Category Archives: Breakfast

Gluten-free Dairy-free Eggnog

Wheat-free * Dairy-free * Gluten-free * Vegetarian *  Parve * Paleo *

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Happy New Year everyone!  My favorite part of New Years is the eggnog – imagine how unhappy I was when I had to give up dairy.   In general I’m not much of a drinker so to me the best possible way to imbibe alcohol is hidden in a milk shake! DOUBLE YUM!!!  The only problem with that is – it’s so delicious I can drink many many glasses before I realize I’m totally smashed…not to mention how many calories that includes.

The amazing thing about this recipe is – it’s as delicious as “the real thing”.  To be honest, that may not be true if I were to do a side by side taste test – but short of that I don’t think anyone would suspect they were being served a dairy-free version of eggnog.

Cheers and wishing you all a happy, healthy, and delicious 2015!

P.S.  You may notice that I’ve put this recipe in the “breakfast” category – because it is my very favorite breakfast item on January 1.
Continue reading Gluten-free Dairy-free Eggnog

Traditional Latkes and Curried Sweet Potato Latkes (Potato Pancakes)

Wheat-free * Dairy-free * Gluten-free * Vegetarian * Parve * Paleo *

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Happy Hannukah.  Every year my study group has a little Channuka pot luck and – as is usually the case – I am making the latkes (potato pancakes).  I’m especially happy to do it this year as most recipes use flour or matzo meal (also a flour) and I want to make these gluten-free and Paleo.

Hanukkah is one of the happy holidays.  It’s celebrated for 8 days because it commemorates the miracle of a one day’s supply of oil for the menorah (a candelabra that was to burn throughout the night every night) in the Jerusalem Temple lasting the 8 days – long enough to produce a new supply.  It’s a time of year where gifts are given (at least one each night), games are played, songs are sung, and eating greasy fried food is highly encouraged – especially latkes and doughnuts (it is, after all a holiday celebrating oil).

It’s also known as The Festival of Lights (much easier to spell than Channukkah) and occurs on the darkest night of the year.  The best part for me is lighting the Chanukka candles in the menorah and saying the blessing.  It’s a ritual that brings me immediately back to my parents home and fills me with happy/sad memories.

May you make many happy memories tonight and for the next 8 nights…and Happy Hanukah (have you counted how many ways I’ve spelled it?)
Continue reading Traditional Latkes and Curried Sweet Potato Latkes (Potato Pancakes)

A Trio of Dukkahs – Great Gift Ideas

Wheat-free * Dairy-free * Gluten-free * Vegetarian * Vegan * Parve * Paleo *

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A trio of WHAT???  That would have been my response to this post just a few months ago.

Let’s start with the answer to WHAT????  Dukkah is a nut and spice mix that is found in markets all over Egypt.  Traditionally it’s served with bread (not our strong point at this blog) and olive oil.  I discovered it at Trader Joe’s.  Just after you enter the store they have a tasting station where unsuspecting customers are seduced into buying products that were not on their shopping lists.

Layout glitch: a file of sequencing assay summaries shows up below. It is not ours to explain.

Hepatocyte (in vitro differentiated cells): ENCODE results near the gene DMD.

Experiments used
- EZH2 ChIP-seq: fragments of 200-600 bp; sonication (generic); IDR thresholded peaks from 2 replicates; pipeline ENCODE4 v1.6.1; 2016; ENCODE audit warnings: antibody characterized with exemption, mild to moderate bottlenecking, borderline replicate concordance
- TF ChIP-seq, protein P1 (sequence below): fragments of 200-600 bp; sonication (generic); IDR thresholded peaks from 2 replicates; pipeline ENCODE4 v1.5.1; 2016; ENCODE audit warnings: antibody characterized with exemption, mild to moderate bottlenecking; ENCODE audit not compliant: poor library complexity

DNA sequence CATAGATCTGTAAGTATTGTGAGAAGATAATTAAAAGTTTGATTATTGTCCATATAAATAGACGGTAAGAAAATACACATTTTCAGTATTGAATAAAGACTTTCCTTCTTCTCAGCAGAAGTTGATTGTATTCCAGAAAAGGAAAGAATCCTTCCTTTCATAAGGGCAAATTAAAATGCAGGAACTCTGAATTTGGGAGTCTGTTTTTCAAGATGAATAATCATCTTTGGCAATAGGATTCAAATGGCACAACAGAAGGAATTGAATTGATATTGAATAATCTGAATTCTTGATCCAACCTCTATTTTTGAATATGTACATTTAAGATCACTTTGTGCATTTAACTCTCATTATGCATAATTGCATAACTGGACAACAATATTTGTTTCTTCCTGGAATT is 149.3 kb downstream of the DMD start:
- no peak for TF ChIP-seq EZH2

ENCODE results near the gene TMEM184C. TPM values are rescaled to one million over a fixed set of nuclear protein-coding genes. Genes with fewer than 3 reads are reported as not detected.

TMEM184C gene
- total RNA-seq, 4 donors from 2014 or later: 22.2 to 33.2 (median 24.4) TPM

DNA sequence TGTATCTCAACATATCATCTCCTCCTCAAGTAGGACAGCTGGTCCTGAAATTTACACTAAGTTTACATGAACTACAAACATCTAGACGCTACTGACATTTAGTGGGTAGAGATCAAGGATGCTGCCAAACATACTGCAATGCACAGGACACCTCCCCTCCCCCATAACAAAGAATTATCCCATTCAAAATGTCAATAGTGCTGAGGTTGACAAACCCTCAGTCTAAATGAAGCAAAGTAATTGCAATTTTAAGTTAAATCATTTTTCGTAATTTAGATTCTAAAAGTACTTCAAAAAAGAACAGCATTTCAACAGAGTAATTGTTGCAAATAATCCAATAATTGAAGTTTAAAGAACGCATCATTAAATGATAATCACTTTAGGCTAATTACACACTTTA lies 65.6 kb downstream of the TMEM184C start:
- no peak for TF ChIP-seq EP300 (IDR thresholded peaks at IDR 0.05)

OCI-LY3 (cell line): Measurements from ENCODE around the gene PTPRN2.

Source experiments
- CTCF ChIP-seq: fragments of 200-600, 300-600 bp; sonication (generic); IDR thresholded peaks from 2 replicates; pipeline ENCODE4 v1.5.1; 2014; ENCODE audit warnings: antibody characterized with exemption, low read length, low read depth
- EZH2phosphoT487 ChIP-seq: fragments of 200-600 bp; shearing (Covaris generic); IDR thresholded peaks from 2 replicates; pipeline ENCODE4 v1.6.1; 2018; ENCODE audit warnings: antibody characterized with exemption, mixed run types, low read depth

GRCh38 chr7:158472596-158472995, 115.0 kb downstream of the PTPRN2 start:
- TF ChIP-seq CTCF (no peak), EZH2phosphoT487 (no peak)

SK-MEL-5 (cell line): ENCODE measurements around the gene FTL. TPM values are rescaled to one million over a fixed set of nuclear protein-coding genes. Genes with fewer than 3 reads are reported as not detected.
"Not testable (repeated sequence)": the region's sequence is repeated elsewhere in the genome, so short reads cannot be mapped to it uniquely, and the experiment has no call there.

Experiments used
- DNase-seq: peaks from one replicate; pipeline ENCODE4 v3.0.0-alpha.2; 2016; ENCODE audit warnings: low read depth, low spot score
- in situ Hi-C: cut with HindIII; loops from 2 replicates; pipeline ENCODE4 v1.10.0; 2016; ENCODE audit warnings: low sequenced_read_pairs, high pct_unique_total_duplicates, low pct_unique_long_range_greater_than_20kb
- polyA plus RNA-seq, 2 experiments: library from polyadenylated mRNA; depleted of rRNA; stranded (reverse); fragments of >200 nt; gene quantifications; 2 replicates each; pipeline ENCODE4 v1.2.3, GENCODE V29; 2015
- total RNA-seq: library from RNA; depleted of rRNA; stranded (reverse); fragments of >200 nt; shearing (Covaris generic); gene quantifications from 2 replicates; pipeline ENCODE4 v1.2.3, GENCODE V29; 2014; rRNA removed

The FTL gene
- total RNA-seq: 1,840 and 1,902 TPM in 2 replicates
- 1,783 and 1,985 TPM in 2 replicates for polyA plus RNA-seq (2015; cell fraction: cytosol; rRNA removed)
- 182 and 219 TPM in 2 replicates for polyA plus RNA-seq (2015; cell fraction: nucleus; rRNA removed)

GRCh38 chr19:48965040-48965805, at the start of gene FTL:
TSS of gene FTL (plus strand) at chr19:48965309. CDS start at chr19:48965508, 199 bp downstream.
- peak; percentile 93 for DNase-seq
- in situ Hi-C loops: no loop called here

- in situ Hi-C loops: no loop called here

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Most of the time I have to pass up the tasting station because there is cheese or other dairy products in the samples, but on this fateful day they had dukkah (and I was still eating bread at the time).  I dipped the bread in the olive oil and then in the dukkah and tasted it. Hmmm….I’m not sure how I feel about it.  Theirs was very anise-y and I’m on the fence about licorice flavored things – but, I buy it anyway.

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I get home and have an intense need to try it again and BOOM – love at second bite!  Suddenly I’m sprinkling it on everything from scrambled eggs, to tuna or potato salad, to smoked salmon, to hummos, to garnishing soups, seasoning chicken, fish, meats and/or kebabs, dipping bananas and Tofutti Cuties (soy ice cream sandwiches) into it.  Everything tastes better with dukkah on (or in) it.

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Now not being someone who leaves well enough alone, I had to learn more about it.  I checked out wikipedia (the spelling and pronunciation of dukkah are a whole other post’s worth of stories), and article in The New York Times, and chocolateandzucchini.com.

Then I got to work in the kitchen and came up with some excellent (if I must say so myself) recipes.  The variations are totally not traditional and none of them have anise.

Of course there are many ways to present this as a gift here are just a few ideas.

* Buy a really nice spice jar or just a regular ball jar and make a cover for it (not a hard job even if you are not too crafty).  This is a good not-too-expensive gift to give when you have lots of people on your list who you can give the same gift to.  For me, it’s my soup kitchen team.

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*  Put a jar (or 3) of Dukkah or jars of Dukkah ingredients and give them – along with the recipe AND an immersion blender with mini processor attachment

* Make a Dukkah Basket with dukkah you’ve prepared and a bottle of really nice olive oil or balsamic vinegar and fresh bread if you are giving the gift the same day as you pack it.
Continue reading A Trio of Dukkahs – Great Gift Ideas

I Love My Immersion Blender – do you have one yet?

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If you know me well, you know that when I LOVE something, just one is never enough.  So here are my two immersion blenders; the white one (Braun) is very ancient (in small electronics years) and the stainless steel (Cuisinart) one is less old, but not too new.  But why fall in love with an immersion blender in the first place?  The biggest reasons in my book are:  it saves time, it’s small so doesn’t need much storage space, it performs the function of more than one appliance – and it’s not too expensive (although if you want to go top of the line I’ve seen them for as much as $300).